Just over half of construction workers willing to get vaccinated

By Jenny LescohierFebruary 17, 2021

U.S. construction workers are less likely to want a Covid-19 vaccine than other professions, according to market research firm Morning Consult.

Reports said 53% of construction employees claimed they would have a vaccine if offered, whereas the average of willing working adults is 56%.

A total of 16,970 workers were questioned across 17 surveys between October 2020 to January 2021. Morning Consult said the findings have a 1% margin of error.

Of those surveyed, 77% of those working in higher education expressed a willingness to be vaccinated, while the least willing of all were food and beverage workers, at 47%.

The survey found that essential workers in fields such as construction, retail and leisure were less likely than workers in other sectors to want the shot.

Ironically, retail workers and those in the food and beverage and leisure and hospitality industries were also more likely than those in other fields to say Covid-19 poses a severe health risk either in their community or in the United States, and to say Covid-19 will affect their jobs. Two in three retail and food and beverage workers said the virus is a severe risk in the country, for example, compared to 55% of those working in technology and 48% of those in insurance.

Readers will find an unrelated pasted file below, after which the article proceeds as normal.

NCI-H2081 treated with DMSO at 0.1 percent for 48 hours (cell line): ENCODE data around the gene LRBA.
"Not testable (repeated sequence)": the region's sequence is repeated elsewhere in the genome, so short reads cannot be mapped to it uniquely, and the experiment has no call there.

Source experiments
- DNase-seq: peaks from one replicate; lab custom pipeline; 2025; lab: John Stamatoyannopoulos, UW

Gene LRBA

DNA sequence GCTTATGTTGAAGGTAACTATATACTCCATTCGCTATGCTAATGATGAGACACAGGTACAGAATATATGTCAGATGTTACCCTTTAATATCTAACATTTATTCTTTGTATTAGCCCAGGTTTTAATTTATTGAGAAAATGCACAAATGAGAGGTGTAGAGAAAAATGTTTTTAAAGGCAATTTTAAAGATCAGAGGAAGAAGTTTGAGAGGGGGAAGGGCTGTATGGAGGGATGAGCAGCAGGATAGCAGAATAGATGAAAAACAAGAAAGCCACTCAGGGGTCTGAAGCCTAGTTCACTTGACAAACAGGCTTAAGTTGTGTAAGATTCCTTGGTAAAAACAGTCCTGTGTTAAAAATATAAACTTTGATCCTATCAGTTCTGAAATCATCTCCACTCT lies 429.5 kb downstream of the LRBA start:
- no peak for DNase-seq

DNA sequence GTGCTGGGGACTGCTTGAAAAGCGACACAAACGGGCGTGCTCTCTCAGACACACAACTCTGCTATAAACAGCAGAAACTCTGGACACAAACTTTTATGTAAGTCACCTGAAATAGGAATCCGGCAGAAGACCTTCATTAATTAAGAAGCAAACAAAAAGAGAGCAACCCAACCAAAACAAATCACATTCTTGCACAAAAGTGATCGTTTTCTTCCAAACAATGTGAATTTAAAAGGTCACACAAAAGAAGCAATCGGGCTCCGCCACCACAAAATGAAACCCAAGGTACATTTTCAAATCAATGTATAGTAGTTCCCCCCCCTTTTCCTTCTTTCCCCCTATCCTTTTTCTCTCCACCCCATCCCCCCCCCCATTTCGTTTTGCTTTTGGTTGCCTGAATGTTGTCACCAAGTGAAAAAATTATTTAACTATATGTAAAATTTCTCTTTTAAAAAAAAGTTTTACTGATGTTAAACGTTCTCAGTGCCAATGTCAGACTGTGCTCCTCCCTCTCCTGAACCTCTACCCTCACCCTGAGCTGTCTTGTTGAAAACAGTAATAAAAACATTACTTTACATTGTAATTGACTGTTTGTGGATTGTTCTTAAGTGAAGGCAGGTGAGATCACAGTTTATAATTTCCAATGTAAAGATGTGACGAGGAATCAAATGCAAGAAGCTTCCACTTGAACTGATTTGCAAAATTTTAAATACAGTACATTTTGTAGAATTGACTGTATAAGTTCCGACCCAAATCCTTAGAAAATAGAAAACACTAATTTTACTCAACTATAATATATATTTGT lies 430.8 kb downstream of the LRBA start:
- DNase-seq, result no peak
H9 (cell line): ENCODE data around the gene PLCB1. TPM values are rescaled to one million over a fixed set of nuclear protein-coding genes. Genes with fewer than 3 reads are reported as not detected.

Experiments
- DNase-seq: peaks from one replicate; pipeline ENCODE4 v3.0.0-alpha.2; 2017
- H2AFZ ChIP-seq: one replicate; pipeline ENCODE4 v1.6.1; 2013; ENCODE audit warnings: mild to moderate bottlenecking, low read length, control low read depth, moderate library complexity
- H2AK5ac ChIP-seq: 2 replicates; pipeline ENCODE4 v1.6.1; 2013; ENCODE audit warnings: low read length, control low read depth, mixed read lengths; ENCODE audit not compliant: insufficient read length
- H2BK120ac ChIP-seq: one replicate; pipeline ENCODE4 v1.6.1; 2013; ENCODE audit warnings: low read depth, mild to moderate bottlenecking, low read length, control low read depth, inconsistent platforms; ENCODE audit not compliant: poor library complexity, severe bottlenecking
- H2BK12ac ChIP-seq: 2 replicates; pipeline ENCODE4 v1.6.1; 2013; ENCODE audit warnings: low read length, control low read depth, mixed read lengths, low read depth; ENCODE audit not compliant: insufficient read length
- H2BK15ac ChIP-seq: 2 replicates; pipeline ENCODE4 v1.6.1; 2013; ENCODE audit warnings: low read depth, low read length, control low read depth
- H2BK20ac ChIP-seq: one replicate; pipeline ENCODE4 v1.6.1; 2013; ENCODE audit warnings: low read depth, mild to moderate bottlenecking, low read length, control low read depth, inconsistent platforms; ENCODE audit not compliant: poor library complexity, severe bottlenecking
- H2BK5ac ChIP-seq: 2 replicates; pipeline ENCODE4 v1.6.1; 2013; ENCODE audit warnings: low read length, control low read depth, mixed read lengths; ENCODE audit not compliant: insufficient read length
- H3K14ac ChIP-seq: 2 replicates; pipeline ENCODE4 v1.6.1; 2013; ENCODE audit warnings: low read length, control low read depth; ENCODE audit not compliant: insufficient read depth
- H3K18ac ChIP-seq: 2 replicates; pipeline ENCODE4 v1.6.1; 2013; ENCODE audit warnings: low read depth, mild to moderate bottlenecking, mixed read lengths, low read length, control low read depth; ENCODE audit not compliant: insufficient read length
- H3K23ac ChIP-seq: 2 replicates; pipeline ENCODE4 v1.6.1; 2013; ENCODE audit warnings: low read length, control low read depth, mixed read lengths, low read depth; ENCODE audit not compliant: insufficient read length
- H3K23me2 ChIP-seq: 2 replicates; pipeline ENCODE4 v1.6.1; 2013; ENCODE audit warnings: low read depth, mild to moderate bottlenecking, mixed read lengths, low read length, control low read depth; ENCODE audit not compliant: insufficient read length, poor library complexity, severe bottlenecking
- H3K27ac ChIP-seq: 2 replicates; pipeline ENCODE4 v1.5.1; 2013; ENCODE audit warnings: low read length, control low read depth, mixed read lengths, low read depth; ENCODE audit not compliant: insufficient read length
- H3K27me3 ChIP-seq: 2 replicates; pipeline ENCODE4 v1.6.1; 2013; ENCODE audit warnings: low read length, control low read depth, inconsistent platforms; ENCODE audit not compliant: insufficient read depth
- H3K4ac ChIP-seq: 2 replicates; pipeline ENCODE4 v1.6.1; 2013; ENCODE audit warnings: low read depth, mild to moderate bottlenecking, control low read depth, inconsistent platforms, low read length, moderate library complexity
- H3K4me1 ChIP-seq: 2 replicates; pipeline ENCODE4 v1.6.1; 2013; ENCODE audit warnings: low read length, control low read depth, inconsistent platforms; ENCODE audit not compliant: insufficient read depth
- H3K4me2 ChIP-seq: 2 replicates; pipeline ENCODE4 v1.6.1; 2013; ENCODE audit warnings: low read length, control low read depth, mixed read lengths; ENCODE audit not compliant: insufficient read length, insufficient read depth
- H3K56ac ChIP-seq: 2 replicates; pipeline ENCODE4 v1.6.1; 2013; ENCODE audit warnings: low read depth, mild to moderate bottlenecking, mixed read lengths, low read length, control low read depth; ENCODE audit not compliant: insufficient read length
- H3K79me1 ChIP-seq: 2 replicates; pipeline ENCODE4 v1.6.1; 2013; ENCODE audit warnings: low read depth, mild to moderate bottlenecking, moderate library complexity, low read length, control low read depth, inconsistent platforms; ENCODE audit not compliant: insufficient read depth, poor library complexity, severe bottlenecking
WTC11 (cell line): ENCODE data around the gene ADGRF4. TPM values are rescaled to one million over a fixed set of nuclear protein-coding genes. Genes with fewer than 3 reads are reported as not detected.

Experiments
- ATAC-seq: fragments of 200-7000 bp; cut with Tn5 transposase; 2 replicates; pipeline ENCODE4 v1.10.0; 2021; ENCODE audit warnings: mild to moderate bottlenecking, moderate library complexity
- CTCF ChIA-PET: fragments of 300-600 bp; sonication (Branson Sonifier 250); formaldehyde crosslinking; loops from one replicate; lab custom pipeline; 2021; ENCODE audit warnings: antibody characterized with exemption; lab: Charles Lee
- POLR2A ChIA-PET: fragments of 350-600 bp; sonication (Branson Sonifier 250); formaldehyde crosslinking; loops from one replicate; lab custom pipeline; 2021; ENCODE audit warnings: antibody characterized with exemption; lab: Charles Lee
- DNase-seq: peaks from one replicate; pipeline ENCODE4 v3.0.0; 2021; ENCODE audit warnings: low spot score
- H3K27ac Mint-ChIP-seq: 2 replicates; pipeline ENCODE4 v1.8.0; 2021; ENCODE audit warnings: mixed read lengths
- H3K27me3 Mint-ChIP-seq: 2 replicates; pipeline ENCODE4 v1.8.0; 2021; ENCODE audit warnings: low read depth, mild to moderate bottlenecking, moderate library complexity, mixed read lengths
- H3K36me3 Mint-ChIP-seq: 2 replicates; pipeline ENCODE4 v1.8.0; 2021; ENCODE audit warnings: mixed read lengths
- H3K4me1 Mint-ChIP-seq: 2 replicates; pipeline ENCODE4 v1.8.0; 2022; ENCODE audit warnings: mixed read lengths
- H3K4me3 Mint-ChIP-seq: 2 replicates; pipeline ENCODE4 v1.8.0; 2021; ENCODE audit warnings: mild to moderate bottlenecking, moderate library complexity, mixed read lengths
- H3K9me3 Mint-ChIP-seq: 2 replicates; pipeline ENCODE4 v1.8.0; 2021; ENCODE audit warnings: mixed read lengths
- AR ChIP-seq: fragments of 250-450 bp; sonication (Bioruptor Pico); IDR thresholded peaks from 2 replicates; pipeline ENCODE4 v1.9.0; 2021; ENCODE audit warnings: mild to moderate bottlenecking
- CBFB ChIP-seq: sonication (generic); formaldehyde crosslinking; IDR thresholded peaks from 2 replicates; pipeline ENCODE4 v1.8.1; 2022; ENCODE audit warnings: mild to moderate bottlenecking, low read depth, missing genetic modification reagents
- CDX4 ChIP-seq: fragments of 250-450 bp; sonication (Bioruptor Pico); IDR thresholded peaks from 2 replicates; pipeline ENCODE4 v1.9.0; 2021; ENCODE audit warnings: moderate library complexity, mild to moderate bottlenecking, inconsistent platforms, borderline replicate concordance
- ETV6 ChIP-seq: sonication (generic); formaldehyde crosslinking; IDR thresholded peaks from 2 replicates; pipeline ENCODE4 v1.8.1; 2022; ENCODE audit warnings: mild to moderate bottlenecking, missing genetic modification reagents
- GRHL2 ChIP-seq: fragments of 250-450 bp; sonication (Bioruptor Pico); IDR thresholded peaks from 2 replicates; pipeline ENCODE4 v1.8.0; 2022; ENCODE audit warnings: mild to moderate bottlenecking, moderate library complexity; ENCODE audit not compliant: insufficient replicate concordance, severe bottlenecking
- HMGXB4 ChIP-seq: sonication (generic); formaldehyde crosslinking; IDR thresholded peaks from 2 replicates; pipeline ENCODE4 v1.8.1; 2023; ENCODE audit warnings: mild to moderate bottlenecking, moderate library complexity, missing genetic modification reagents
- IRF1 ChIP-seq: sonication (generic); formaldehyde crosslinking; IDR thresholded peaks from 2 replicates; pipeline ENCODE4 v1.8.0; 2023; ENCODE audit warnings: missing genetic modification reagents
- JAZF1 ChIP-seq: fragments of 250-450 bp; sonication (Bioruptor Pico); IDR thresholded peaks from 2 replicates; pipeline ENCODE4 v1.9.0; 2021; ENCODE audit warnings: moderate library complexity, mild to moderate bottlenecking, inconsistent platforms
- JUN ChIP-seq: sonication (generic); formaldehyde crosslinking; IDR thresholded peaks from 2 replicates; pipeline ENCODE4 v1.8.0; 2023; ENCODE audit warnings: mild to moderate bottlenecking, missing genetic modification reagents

With regard to vaccination, Liz Royal, Service Employees International Union’s head, said: “We had a certain percentage that were like, ‘Yes, immediately, let’s do this,’ and then a lot that were saying, ‘I want to wait and see, this feels very rushed to me.’”

Essential workers unable to work from home have risked their lives to earn a living over the past year, with food and agriculture workers, those in transportation or logistics, facilities workers and manufacturing employees all seeing higher rates of excess mortality during the pandemic, according to one California study. Low-wage workers are also less likely to have access to paid sick leave.

Industry isn’t the sole predictor of whether someone will want a Covid-19 vaccine, though, and it overlaps with other groups that tend to show lower vaccine acceptance. In Morning Consult’s weekly coronavirus survey conducted Jan. 28-31, 61% of adults said they’d get a Covid-19 vaccine, with lower rates among women, those without a college education and people living in rural areas. Black and Hispanic adults were also less likely to say they’d get vaccinated.

Workplaces may end up playing an important role in getting people vaccinated. In December, the Equal Employment Opportunity Commission, the federal agency focused on workplace discrimination, said employers could make Covid-19 shots mandatory for their workers. But previous Morning Consult polling indicates just 49% of the public thinks essential workers should be required to get vaccinated in order to return to their jobs.

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